It is the modern epidemic claiming a new victim every three seconds. Fifty million people in the world have the disease now, and that number is forecast to double over the next 20 years, and every 20 years thereafter.
The disease is dementia and it respects no one, disregarding wealth, education and social status. And there is no known cure. But Saudi Arabia is in a unique position to tackle the illness.
In much of the developed world, nearly 18 percent of the population is aged 65 and over. Dementia, in all its variations, is already well-entrenched.
But in Saudi Arabia, over-65s make up only 3.3 percent of the population, meaning the Kingdom has time to plan for an issue that is only going to grow.
This year, the cost of dementia treatment and care worldwide tipped from the multibillion into the trillion-dollar bracket. If global dementia were a country, it would be the world’s 18th-largest economy.
The emotional cost to the families of sufferers, not to mention the sufferers themselves, is incalculable.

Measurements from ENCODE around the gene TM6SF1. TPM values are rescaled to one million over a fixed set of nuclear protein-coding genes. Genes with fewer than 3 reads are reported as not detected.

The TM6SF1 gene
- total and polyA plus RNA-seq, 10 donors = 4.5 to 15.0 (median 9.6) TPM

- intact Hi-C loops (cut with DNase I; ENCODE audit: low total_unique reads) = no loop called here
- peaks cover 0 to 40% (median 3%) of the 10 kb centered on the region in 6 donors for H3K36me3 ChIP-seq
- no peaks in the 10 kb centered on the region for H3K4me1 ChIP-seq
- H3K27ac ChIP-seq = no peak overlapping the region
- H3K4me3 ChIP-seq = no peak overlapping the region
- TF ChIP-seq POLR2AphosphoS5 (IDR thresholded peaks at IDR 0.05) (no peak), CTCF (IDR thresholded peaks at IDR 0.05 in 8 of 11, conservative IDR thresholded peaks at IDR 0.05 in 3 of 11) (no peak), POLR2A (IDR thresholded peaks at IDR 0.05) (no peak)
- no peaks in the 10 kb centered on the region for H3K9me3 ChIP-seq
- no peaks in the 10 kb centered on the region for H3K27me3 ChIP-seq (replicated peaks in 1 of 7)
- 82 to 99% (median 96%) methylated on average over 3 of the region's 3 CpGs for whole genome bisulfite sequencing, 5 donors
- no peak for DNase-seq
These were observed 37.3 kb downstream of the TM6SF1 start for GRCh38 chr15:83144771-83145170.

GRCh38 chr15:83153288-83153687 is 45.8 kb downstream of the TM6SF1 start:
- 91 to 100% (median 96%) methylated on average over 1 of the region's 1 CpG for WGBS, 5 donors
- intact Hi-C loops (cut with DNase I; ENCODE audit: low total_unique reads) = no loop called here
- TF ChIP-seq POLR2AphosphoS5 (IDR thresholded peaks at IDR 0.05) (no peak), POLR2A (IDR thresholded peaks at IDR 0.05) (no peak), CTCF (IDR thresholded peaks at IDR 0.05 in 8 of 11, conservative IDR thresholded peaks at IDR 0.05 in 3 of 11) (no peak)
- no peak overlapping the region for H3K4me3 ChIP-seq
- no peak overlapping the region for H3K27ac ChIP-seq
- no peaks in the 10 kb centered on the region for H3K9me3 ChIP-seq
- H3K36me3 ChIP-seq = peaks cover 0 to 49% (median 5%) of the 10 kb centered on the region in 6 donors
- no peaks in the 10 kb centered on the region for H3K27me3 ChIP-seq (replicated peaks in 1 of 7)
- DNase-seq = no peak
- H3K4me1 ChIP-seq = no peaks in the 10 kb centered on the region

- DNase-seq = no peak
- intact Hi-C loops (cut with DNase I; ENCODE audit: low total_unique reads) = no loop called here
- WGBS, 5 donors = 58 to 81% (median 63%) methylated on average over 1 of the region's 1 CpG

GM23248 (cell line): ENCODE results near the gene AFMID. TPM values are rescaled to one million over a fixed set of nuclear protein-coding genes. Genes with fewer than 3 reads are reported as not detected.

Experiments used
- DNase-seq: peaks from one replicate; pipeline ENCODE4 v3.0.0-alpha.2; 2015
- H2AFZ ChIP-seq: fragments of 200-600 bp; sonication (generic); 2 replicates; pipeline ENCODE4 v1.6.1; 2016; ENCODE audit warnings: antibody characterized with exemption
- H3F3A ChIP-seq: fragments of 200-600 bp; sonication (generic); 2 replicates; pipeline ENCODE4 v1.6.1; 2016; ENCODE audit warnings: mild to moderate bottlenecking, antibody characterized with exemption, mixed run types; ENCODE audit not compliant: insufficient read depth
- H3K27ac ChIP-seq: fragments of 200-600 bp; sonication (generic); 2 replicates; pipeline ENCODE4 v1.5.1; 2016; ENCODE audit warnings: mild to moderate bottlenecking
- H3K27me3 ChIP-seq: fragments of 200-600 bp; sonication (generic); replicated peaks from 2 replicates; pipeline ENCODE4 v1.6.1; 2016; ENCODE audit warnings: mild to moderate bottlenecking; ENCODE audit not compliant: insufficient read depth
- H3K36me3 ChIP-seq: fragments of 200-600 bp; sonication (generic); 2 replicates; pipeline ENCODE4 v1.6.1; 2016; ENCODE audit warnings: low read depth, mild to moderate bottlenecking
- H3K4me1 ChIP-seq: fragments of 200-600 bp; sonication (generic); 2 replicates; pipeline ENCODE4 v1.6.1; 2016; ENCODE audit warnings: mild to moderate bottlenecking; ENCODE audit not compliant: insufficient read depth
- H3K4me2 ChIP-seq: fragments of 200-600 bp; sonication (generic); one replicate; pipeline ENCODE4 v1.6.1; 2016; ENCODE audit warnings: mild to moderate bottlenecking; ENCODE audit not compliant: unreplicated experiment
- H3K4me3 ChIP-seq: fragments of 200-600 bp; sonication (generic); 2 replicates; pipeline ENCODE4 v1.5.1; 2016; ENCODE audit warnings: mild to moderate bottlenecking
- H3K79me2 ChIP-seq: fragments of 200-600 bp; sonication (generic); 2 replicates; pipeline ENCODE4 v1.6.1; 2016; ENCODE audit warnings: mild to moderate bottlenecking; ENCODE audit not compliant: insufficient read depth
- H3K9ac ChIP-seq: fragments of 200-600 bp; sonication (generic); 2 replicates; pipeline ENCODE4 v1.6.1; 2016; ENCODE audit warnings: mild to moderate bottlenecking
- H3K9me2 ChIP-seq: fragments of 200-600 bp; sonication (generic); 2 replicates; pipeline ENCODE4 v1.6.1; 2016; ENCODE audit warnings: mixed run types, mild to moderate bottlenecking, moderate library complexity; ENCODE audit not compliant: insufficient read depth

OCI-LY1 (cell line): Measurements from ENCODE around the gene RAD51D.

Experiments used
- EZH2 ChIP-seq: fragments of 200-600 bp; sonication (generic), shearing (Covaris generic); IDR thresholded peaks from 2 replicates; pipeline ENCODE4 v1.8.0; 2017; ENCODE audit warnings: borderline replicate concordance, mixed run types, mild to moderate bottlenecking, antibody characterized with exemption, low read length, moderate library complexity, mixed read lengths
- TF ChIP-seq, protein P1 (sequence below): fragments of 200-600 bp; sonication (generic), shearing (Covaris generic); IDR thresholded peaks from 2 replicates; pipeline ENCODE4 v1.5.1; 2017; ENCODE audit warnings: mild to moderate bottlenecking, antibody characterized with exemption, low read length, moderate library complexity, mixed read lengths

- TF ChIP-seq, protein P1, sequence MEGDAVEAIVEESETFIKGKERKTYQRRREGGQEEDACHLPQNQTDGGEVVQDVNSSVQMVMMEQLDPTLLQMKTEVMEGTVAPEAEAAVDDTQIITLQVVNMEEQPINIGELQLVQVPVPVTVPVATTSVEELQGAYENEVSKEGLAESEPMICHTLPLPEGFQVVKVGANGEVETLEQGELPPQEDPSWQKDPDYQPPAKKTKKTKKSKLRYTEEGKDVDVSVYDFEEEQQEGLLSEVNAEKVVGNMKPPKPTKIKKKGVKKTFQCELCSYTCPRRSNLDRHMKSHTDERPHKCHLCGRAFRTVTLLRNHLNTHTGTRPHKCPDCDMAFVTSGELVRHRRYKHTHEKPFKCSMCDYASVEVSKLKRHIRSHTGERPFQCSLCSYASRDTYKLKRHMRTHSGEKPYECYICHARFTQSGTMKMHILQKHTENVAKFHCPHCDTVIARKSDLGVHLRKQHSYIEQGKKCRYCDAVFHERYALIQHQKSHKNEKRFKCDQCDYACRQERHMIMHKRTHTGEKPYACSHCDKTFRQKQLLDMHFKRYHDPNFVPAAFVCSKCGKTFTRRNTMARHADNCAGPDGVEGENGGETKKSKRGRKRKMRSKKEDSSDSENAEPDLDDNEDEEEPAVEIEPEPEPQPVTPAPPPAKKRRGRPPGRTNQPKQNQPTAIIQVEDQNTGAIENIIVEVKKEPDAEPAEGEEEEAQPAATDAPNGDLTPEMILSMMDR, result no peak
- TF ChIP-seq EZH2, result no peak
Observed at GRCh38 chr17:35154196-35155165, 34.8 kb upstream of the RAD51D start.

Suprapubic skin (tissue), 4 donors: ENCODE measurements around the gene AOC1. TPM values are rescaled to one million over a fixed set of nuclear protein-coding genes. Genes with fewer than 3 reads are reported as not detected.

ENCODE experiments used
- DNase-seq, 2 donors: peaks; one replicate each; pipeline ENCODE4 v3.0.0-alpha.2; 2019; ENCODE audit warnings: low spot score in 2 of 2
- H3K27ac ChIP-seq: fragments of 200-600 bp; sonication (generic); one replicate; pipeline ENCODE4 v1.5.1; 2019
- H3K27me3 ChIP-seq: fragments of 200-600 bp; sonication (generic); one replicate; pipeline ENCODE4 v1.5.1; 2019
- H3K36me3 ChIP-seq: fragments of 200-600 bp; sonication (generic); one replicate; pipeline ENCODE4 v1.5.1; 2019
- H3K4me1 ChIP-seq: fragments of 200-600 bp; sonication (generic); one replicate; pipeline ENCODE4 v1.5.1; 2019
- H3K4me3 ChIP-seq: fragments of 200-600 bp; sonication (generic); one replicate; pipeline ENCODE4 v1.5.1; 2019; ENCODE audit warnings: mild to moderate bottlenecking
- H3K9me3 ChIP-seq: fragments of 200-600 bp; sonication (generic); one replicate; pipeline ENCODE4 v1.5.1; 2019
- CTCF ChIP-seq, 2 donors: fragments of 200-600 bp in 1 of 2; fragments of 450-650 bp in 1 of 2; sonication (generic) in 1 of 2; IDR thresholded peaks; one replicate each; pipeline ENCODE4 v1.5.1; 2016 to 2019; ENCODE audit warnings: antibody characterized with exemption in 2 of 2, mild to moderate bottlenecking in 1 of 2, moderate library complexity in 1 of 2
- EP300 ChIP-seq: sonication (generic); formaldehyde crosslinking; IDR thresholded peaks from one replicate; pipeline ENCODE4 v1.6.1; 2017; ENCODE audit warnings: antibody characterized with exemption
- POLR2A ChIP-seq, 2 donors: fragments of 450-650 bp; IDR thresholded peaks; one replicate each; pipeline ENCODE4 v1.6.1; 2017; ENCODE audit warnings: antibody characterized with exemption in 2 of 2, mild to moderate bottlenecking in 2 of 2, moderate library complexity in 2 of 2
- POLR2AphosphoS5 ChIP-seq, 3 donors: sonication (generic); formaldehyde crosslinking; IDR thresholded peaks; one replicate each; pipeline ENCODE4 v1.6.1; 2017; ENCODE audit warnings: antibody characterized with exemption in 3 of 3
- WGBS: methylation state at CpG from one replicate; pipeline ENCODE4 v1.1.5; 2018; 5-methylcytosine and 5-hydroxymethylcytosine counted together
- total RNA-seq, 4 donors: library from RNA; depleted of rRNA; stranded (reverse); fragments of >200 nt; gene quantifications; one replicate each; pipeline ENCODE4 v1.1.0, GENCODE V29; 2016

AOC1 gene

Yet in the Middle East, the disease remains largely unacknowledged, leading to little or no care provision and poor documentation.
“People don’t see it as a disease. They think it is simply part of getting old. Awareness is low and stigma is high,” said Paola Barbaroni, CEO of Alzheimer’s Disease International (ADI), a federation of 90 associations. Among them is the Saudi Alzheimer’s Disease Association, which joined in 2017.
The situation is no better in neighboring Gulf countries, she said, adding that the UAE has “very little awareness.”
This conclusion is backed by the findings of Dr. Mohammed El-Noaman, a senior geriatrician with the Dubai Health Authority. In his research, he cited “uncertainty” over how to distinguish normal aging from dementia.
El-Noaman found that 16.2 percent of Emiratis had symptoms indicating Alzheimer’s. Yet only 3 percent appear in medical records as Alzheimer’s cases.
The fact that dementia remains incurable has bred “prejudice” against spending time or money on diagnosis, he said.
Kuwait has no organization at all to address the illness. More than 2.3 million people in the Middle East and North Africa are living with dementia, but with unreliable data, all figures are estimates.